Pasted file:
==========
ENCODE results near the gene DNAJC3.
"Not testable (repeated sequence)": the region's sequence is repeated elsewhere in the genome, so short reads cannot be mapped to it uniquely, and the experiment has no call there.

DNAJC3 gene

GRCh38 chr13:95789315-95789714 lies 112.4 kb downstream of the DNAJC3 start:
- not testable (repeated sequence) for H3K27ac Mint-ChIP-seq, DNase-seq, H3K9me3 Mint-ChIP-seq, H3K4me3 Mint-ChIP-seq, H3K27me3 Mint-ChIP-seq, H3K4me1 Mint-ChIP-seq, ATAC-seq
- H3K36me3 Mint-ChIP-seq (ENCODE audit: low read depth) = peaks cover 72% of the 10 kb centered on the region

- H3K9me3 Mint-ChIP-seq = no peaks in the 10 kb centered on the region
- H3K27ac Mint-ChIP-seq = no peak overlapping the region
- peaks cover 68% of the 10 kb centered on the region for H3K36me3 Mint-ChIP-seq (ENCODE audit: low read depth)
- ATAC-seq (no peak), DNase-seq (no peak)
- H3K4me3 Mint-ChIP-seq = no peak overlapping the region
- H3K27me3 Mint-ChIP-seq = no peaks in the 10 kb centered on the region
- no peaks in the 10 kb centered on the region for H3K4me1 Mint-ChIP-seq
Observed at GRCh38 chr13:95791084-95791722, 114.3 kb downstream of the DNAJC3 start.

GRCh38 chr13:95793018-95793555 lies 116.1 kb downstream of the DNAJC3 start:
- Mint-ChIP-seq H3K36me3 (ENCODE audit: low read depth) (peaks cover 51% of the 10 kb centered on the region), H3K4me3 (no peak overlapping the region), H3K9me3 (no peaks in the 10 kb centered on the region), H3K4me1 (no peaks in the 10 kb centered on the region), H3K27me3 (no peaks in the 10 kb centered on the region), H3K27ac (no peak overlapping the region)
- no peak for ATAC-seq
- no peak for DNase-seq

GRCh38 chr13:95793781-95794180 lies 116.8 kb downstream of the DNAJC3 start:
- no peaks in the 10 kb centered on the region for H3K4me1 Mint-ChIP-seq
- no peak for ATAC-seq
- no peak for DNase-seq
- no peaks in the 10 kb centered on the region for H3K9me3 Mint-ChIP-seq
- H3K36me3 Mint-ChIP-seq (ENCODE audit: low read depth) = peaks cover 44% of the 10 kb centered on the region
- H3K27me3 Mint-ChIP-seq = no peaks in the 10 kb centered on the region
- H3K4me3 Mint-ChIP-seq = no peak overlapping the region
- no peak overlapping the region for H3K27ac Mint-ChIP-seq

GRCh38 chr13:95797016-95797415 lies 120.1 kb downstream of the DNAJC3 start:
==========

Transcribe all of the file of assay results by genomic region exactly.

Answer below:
ENCODE results near the gene DNAJC3.
"Not testable (repeated sequence)": the region's sequence is repeated elsewhere in the genome, so short reads cannot be mapped to it uniquely, and the experiment has no call there.

DNAJC3 gene

GRCh38 chr13:95789315-95789714 lies 112.4 kb downstream of the DNAJC3 start:
- not testable (repeated sequence) for H3K27ac Mint-ChIP-seq, DNase-seq, H3K9me3 Mint-ChIP-seq, H3K4me3 Mint-ChIP-seq, H3K27me3 Mint-ChIP-seq, H3K4me1 Mint-ChIP-seq, ATAC-seq
- H3K36me3 Mint-ChIP-seq (ENCODE audit: low read depth) = peaks cover 72% of the 10 kb centered on the region

- H3K9me3 Mint-ChIP-seq = no peaks in the 10 kb centered on the region
- H3K27ac Mint-ChIP-seq = no peak overlapping the region
- peaks cover 68% of the 10 kb centered on the region for H3K36me3 Mint-ChIP-seq (ENCODE audit: low read depth)
- ATAC-seq (no peak), DNase-seq (no peak)
- H3K4me3 Mint-ChIP-seq = no peak overlapping the region
- H3K27me3 Mint-ChIP-seq = no peaks in the 10 kb centered on the region
- no peaks in the 10 kb centered on the region for H3K4me1 Mint-ChIP-seq
Observed at GRCh38 chr13:95791084-95791722, 114.3 kb downstream of the DNAJC3 start.

GRCh38 chr13:95793018-95793555 lies 116.1 kb downstream of the DNAJC3 start:
- Mint-ChIP-seq H3K36me3 (ENCODE audit: low read depth) (peaks cover 51% of the 10 kb centered on the region), H3K4me3 (no peak overlapping the region), H3K9me3 (no peaks in the 10 kb centered on the region), H3K4me1 (no peaks in the 10 kb centered on the region), H3K27me3 (no peaks in the 10 kb centered on the region), H3K27ac (no peak overlapping the region)
- no peak for ATAC-seq
- no peak for DNase-seq

GRCh38 chr13:95793781-95794180 lies 116.8 kb downstream of the DNAJC3 start:
- no peaks in the 10 kb centered on the region for H3K4me1 Mint-ChIP-seq
- no peak for ATAC-seq
- no peak for DNase-seq
- no peaks in the 10 kb centered on the region for H3K9me3 Mint-ChIP-seq
- H3K36me3 Mint-ChIP-seq (ENCODE audit: low read depth) = peaks cover 44% of the 10 kb centered on the region
- H3K27me3 Mint-ChIP-seq = no peaks in the 10 kb centered on the region
- H3K4me3 Mint-ChIP-seq = no peak overlapping the region
- no peak overlapping the region for H3K27ac Mint-ChIP-seq

GRCh38 chr13:95797016-95797415 lies 120.1 kb downstream of the DNAJC3 start: